Bancroft [née Wilton], Marie Effie, Lady Bancroft
- George Taylor
Marie Effie Bancroft, Lady Bancroft (1839–1921)
Bancroft [née Wilton], Marie Effie, Lady Bancroft (1839–1921), actress and theatre manager, was born on 12 January 1839, probably in Doncaster, the eldest of the six daughters of Robert Pleydell Wilton (1800–1873), a provincial actor, and his wife, Georgina Jane (1818–1866), the daughter of Samuel Faulkner, proprietor of the London Morning Chronicle.
Marie Wilton was taught elocution by her mother and began performing at the age of six, playing the emperor of Lilliput in a pantomime, Gulliver's Travels (Manchester, 1846), followed by Fleance in Macbeth and Prince Arthur in King John. She won praise from both Macready and Charles Kemble for these Shakespearian roles. In 1856 Charles Dillon cast her in the important part of his son Henri in the long-running melodrama Belphegor by Charles Webb at the London Lyceum. By 1858 she was playing both boys and young girls in the burlesques of H. J. Byron at the Strand Theatre. Although modern commentators suggest that sexual titillation was the main appeal of cross-dressing in the Victorian theatre, there was a long tradition of actresses playing adolescent boys in serious drama, and, according to Charles Dickens, Wilton as Pippo in Byron's The Maid and the Magpie was 'so stupendously like a boy, and unlike a woman, that it is perfectly free from offence'. The training in both technique and characterization gained from playing en travestie stood Wilton in good stead throughout her career. Tom Robertson's description of the 'burlesque actress' in the Illustrated Times (1860) indicates the range of talents expected of such a performer:
She can waltz, polk, dance a pas seul or a sailor's hornpipe, La Sylphide, or Genu-ine Transatlantic Cape Cod Skedaddle, with equal grace and spirit; and as for acting she can declaim à la Phelps or Fechter; is serious, droll; and must play farce, tragedy, opera, comedy, melodrama, pantomime, ballet, change her costume, fight a combat, make love, poison herself, die, and take one encore for a song and another for a dance, in the short space of ten minutes.
Clement Scott, a lifelong devotee, claimed that Wilton's 'genius' was matched only by that of the legendary burlesque actor Frederick Robson.
Management and marriage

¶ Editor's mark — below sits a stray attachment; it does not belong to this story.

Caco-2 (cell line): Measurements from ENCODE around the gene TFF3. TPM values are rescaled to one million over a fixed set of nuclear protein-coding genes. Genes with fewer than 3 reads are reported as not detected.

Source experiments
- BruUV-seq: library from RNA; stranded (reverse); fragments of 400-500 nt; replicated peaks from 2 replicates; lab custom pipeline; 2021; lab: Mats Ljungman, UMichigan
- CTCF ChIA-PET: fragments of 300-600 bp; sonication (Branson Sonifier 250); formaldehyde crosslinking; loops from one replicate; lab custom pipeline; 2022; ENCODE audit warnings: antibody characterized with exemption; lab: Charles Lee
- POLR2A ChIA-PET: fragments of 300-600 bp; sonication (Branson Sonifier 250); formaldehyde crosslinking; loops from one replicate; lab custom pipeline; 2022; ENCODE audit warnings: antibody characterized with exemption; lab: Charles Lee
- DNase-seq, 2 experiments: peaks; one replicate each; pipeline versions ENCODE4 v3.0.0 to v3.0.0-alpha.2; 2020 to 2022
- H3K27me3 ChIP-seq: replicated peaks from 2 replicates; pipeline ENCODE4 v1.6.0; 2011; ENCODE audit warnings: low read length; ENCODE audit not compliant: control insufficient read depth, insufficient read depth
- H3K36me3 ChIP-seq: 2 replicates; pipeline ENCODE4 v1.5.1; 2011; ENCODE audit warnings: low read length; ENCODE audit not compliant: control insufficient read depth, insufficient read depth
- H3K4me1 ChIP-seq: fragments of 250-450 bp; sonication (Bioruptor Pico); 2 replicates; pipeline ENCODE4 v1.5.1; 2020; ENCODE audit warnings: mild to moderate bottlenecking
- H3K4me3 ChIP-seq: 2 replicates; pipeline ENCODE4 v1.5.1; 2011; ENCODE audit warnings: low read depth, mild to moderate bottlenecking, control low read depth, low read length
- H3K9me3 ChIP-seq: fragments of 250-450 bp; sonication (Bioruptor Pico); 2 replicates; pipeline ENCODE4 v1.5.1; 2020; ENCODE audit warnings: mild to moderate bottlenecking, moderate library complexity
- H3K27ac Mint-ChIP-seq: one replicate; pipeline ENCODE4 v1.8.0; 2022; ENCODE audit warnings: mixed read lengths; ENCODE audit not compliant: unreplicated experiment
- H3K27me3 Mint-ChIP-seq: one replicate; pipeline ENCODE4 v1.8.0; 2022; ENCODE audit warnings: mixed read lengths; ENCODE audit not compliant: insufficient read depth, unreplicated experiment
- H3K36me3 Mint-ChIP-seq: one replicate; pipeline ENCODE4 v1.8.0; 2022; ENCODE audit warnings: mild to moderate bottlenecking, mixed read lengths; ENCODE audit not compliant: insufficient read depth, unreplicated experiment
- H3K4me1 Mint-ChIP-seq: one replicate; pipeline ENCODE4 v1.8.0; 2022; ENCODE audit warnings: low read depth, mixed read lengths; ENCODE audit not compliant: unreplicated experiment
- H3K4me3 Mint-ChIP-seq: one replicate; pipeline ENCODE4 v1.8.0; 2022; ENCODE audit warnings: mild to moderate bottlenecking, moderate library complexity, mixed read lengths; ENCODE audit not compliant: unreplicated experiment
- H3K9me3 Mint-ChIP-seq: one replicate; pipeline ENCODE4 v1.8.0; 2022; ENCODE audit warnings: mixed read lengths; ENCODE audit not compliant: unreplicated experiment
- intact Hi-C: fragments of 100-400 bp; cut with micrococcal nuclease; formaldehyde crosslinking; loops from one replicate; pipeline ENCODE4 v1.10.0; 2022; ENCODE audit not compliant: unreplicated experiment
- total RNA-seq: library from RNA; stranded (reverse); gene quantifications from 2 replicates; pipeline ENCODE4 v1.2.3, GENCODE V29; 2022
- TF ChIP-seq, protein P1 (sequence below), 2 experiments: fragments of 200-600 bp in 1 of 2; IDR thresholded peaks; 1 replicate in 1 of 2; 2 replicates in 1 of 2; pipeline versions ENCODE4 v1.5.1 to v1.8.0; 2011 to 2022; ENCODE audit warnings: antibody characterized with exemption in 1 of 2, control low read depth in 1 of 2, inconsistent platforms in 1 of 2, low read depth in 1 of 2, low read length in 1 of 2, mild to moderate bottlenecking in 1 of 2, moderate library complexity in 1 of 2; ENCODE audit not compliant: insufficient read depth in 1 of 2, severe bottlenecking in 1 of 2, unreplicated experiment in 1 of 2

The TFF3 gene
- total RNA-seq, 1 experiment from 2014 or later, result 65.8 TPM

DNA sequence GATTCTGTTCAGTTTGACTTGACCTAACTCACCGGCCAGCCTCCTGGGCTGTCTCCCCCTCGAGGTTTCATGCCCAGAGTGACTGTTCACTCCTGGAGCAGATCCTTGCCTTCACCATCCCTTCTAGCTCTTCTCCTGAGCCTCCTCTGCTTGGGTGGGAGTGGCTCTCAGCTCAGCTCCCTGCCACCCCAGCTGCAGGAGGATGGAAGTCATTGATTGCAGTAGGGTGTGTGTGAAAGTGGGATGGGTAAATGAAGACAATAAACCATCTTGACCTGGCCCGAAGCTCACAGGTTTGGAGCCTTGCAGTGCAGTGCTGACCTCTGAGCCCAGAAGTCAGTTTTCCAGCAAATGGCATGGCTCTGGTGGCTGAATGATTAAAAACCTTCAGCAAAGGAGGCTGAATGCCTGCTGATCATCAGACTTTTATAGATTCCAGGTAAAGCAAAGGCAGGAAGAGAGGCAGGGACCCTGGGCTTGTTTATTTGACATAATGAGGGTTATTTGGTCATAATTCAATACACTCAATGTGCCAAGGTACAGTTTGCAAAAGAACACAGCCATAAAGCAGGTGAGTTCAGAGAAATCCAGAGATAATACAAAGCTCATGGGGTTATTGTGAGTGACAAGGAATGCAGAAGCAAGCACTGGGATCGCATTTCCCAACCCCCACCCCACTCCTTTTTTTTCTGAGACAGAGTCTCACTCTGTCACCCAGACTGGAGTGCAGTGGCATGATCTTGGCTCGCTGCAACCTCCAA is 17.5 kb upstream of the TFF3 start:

However, for both professional and social reasons, Wilton did not want to remain typecast in burlesque. In 1864 she planned a management partnership with Byron, performing some burlesques, but extending the repertory beyond that of the Strand Theatre. On 15 April 1865 she opened the refurbished Queen's Theatre, Tottenham Street, as the Prince of Wales's, to which she hoped to attract a ‘respectable’ audience from the residential districts of Bloomsbury, Regent's Park, and St John's Wood. She introduced upholstered stalls into the pit, which was carpeted, and flower vases into the boxes, giving it a 'bright and bonnie appearance' (Bancroft and Bancroft, Recollections). The first season relied on the light comedies and burlesques in which she had made her reputation, but the production of Tom Robertson's Society (11 November 1865) was such a success that it 'was destined to expel burlesque from the Prince of Wales's stage and to establish a new method in authorship, decoration and acting' (Archer, 5.25). For this play she hired two actors she had worked with in Liverpool the previous summer, neither of whom had been born into the profession. The first was John Hare, a clever mimic who specialized in playing old men. The other, whose professional attraction was his manner of confident sociability, was Bancroft, Squire (1841–1926). He had been born Squire White Butterfield on 14 May 1841 in Rotherhithe, the son of Secundus Bancroft White Butterfield (d. 1846/7), an oil merchant, and his wife, Julia, the daughter of Thomas Anthony Wright. The death of his father when Squire was only five meant that he was not sent to public school, but was educated in private schools in London and France.